Miami is 100% Sun Belt. Southern culture is not the definition of Sun Belt.

I think the only reason why California's Sun Belt status is in question is because its major cities reached major status in parallel with the more traditional Manufacturing Belt cities. San Francisco also experienced a decline that is more similar to the Northeast than to a Texas or Florida city. OTOH, Phoenix and Las Vegas are undeniably Sun Belt.

Obadno Oct 31, 2019 3:54 PM

Quote:

Originally Posted by iheartthed (Post 8734851)
Miami is 100% Sun Belt. Southern culture is not the definition of Sun Belt.

I think the only reason why California's Sun Belt status is in question is because its major cities reached major status in parallel with the more traditional Manufacturing Belt cities. San Francisco also experienced a decline that is more similar to the Northeast than to a Texas or Florida city. OTOH, Phoenix and Las Vegas are undeniably Sun Belt.

Sunbelt is pretty loose and broad I dont think people would ever think about or care about the "biggest city in the sun belt" its not like Atlanta or LA economically or culturally have that much to do with each other despite both loosely being called sunbelt

Same as saying : Who is number 2 in the Snow Belt NYC is #1 but I think Seattle is making a case for # 2 over Chicago.

its just not how anyone views the country or how it works.

suburbanite Oct 31, 2019 3:54 PM

Quote:

Originally Posted by iheartthed (Post 8734851)
Miami is 100% Sun Belt. Southern culture is not the definition of Sun Belt.

I think the only reason why California's Sun Belt status is in question is because its major cities reached major status in parallel with the more traditional Manufacturing Belt cities. San Francisco also experienced a decline that is more similar to the Northeast than to a Texas or Florida city. OTOH, Phoenix and Las Vegas are undeniably Sun Belt.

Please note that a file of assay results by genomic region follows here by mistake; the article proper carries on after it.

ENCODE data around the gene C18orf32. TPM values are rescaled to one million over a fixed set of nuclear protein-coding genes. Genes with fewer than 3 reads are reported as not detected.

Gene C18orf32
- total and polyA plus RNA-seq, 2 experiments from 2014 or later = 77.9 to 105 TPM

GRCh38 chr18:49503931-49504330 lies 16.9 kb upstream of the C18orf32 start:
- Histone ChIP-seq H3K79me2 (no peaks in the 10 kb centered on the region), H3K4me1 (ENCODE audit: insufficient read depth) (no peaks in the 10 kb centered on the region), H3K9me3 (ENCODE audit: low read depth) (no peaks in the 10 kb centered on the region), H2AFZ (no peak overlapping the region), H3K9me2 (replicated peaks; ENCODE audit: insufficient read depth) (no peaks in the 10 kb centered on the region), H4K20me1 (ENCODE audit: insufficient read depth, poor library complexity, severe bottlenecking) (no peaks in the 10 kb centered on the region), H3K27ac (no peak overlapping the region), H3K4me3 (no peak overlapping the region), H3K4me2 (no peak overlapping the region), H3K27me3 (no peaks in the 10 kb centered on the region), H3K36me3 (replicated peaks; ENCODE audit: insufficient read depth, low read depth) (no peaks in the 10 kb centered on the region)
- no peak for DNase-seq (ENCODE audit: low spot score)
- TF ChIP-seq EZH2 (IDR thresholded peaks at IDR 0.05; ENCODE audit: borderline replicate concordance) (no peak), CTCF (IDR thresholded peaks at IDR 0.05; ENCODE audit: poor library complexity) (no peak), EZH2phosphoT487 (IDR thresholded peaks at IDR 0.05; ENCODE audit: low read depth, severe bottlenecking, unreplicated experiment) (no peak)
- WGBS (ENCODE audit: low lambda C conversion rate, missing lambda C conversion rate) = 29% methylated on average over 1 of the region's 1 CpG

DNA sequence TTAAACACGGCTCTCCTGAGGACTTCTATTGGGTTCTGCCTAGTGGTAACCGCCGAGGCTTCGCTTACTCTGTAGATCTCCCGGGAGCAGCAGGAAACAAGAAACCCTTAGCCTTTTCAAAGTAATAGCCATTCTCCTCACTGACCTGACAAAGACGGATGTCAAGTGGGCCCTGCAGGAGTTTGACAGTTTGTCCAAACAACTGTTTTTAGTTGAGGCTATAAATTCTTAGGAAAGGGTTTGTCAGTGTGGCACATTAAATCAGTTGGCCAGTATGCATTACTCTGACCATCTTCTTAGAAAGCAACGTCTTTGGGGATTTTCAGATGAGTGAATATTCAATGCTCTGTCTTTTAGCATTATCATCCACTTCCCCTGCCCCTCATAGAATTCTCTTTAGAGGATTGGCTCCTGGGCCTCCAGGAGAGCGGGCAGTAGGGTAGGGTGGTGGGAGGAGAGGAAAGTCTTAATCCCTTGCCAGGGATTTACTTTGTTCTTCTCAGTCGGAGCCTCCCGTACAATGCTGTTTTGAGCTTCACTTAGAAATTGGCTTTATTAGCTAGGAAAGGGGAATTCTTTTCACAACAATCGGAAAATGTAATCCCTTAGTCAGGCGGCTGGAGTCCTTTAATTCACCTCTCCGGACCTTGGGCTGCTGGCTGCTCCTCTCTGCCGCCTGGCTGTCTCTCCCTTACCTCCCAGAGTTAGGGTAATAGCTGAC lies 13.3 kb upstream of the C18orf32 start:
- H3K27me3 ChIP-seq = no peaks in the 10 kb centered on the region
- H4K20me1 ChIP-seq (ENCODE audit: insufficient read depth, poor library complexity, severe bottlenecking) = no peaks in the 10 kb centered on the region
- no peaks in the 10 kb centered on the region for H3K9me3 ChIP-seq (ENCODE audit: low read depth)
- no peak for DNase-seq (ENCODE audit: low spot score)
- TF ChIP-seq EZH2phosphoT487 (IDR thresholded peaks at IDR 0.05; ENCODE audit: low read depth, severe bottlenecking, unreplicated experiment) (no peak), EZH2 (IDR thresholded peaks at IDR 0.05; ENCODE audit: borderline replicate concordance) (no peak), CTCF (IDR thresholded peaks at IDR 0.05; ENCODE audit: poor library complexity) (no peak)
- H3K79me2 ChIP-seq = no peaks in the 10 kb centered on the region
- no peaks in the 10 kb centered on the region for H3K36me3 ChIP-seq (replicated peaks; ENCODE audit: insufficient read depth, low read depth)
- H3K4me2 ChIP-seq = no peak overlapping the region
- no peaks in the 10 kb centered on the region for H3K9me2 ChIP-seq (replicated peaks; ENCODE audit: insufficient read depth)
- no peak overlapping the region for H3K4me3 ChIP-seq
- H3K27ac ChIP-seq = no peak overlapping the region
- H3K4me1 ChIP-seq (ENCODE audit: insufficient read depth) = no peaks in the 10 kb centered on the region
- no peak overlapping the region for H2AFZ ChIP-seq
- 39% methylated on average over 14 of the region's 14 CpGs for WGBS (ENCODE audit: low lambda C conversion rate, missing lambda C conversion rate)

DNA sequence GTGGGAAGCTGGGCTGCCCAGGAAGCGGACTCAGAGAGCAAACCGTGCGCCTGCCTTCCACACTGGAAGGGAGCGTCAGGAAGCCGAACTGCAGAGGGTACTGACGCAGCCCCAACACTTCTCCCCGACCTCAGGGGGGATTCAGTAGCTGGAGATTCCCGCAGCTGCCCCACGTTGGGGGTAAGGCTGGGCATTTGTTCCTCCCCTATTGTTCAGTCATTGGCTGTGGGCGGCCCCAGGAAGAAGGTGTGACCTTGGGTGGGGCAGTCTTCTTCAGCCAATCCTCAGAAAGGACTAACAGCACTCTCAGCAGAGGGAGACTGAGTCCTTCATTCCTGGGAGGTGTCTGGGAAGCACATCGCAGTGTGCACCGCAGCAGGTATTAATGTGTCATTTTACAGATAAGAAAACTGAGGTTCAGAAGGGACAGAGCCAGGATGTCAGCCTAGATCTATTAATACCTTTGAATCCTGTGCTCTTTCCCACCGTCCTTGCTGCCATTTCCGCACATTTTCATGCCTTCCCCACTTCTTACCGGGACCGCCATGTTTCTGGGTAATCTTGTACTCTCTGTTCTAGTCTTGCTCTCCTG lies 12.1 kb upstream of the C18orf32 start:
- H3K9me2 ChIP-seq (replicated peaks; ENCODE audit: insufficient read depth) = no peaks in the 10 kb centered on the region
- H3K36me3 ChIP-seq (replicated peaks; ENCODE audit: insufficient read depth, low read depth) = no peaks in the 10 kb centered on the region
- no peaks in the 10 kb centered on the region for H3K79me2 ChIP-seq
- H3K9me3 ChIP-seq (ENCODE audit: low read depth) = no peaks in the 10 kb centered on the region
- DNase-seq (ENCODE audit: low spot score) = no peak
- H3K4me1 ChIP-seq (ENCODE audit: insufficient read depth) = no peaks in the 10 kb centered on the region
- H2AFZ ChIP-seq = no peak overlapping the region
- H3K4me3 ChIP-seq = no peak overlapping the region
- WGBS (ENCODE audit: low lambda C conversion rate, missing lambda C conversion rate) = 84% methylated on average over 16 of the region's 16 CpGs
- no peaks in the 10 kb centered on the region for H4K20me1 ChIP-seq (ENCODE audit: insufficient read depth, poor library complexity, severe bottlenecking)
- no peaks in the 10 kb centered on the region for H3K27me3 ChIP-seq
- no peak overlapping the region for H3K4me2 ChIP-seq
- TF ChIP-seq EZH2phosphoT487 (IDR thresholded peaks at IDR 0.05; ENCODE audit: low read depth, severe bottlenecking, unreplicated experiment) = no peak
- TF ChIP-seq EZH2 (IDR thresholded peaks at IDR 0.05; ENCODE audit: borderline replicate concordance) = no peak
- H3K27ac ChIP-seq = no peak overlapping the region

I think a key characteristic of Sunbelt cities is that the growth is fueled in large part by accessibility of cheap, easy-to-develop land, of which the main California cities have little left (different if you count far East IE for LA I guess).

cabasse Oct 31, 2019 3:57 PM

Quote:

Originally Posted by Dariusb (Post 8734568)
That's interesting and Phoenix definitely has the land. I didn't pick Houston, although to some it seems obvious, due to flooding/hurricane. Then again I could be wrong. I know Atlanta was growing pretty quickly and has slowed down (correct me if I'm wrong). Then again it could once again go through periods of crazy growth.


Atlanta's city center and areas adjacent (within the Beltline or so) will continue to improve a decent bit in the future, but the region seems to be unwilling to work together to really move forward on fixing transportation issues. It's happening some, with the additional sales taxes to fund light rail projects within the city limits, but not enough is being done outside. (we need commuter rail really, and there's almost no movement there, instead we're spending billions on HOT lexus lanes that cover the same existing territory.)

iheartthed Oct 31, 2019 4:00 PM

Quote:

Originally Posted by suburbanite (Post 8734867)
I think a key characteristic of Sunbelt cities is that the growth is fueled in large part by accessibility of cheap, easy-to-develop land, of which the main California cities have little left (different if you count far East IE for LA I guess).

I don't think that is distinct to the Sun Belt. I think almost all American metro areas (except the NE Corridor), including California, have developed that way. Particularly from 1950 - 2000.

iheartthed Oct 31, 2019 4:08 PM

Quote:

Originally Posted by Obadno (Post 8734866)
Sunbelt is pretty loose and broad I dont think people would ever think about or care about the "biggest city in the sun belt" its not like Atlanta or LA economically or culturally have that much to do with each other despite both loosely being called sunbelt

Same as saying : Who is number 2 in the Snow Belt NYC is #1 but I think Seattle is making a case for # 2 over Chicago.

its just not how anyone views the country or how it works.

I think Sun Belt is generally understood to be the cities that grew rapidly in the post-industrial era. Their commonality is that they are 1) relatively warm and 2)mostly grew after 1950.